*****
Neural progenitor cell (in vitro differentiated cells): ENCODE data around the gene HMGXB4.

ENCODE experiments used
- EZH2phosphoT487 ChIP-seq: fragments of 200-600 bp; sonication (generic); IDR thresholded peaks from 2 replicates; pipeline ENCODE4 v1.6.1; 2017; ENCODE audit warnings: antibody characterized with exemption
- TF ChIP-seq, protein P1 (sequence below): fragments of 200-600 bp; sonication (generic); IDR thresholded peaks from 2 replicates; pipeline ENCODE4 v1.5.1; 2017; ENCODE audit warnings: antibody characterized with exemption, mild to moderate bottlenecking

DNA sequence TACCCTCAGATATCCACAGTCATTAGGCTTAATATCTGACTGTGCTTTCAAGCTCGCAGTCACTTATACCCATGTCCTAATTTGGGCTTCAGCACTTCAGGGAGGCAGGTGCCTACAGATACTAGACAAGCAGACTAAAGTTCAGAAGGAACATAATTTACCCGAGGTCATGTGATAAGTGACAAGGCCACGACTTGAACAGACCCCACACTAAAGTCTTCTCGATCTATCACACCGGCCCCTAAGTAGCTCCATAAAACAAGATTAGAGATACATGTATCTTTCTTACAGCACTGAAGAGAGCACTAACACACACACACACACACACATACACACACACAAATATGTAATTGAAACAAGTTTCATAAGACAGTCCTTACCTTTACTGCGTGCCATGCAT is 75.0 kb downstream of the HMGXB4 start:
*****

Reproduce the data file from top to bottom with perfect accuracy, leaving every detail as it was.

Neural progenitor cell (in vitro differentiated cells): ENCODE data around the gene HMGXB4.

ENCODE experiments used
- EZH2phosphoT487 ChIP-seq: fragments of 200-600 bp; sonication (generic); IDR thresholded peaks from 2 replicates; pipeline ENCODE4 v1.6.1; 2017; ENCODE audit warnings: antibody characterized with exemption
- TF ChIP-seq, protein P1 (sequence below): fragments of 200-600 bp; sonication (generic); IDR thresholded peaks from 2 replicates; pipeline ENCODE4 v1.5.1; 2017; ENCODE audit warnings: antibody characterized with exemption, mild to moderate bottlenecking

DNA sequence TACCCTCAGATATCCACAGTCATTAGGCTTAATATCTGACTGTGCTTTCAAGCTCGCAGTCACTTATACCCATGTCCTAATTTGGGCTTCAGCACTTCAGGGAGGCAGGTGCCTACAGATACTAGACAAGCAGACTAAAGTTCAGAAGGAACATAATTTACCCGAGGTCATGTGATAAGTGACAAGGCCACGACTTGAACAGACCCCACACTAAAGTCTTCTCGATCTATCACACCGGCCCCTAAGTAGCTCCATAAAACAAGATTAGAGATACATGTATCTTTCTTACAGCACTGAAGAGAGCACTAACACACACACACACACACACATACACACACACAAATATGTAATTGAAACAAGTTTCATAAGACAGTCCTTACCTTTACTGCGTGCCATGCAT is 75.0 kb downstream of the HMGXB4 start: